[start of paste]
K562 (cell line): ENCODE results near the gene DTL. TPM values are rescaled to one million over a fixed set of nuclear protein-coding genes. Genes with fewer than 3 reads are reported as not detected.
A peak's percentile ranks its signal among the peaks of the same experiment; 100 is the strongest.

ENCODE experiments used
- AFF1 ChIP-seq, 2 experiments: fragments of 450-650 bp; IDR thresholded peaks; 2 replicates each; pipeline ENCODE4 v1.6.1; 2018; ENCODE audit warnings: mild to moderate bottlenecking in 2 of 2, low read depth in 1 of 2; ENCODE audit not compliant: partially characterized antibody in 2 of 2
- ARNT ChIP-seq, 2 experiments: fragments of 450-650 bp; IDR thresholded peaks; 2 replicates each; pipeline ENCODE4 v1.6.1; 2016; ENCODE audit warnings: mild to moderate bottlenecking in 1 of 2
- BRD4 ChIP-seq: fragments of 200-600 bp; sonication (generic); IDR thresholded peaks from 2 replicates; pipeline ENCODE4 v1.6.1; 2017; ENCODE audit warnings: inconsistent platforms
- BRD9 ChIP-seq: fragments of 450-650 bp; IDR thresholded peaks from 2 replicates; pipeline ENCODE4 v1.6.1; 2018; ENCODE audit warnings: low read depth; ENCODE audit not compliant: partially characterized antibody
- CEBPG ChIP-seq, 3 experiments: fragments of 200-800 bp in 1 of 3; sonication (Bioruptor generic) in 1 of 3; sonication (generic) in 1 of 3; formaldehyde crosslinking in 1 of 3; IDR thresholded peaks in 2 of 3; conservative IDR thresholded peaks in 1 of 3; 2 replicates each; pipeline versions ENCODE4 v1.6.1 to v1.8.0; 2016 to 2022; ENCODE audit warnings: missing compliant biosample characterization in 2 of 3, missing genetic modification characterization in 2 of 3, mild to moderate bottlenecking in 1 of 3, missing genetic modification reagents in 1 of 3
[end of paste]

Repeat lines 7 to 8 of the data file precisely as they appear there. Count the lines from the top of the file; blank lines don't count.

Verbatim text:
- BRD9 ChIP-seq: fragments of 450-650 bp; IDR thresholded peaks from 2 replicates; pipeline ENCODE4 v1.6.1; 2018; ENCODE audit warnings: low read depth; ENCODE audit not compliant: partially characterized antibody
- CEBPG ChIP-seq, 3 experiments: fragments of 200-800 bp in 1 of 3; sonication (Bioruptor generic) in 1 of 3; sonication (generic) in 1 of 3; formaldehyde crosslinking in 1 of 3; IDR thresholded peaks in 2 of 3; conservative IDR thresholded peaks in 1 of 3; 2 replicates each; pipeline versions ENCODE4 v1.6.1 to v1.8.0; 2016 to 2022; ENCODE audit warnings: missing compliant biosample characterization in 2 of 3, missing genetic modification characterization in 2 of 3, mild to moderate bottlenecking in 1 of 3, missing genetic modification reagents in 1 of 3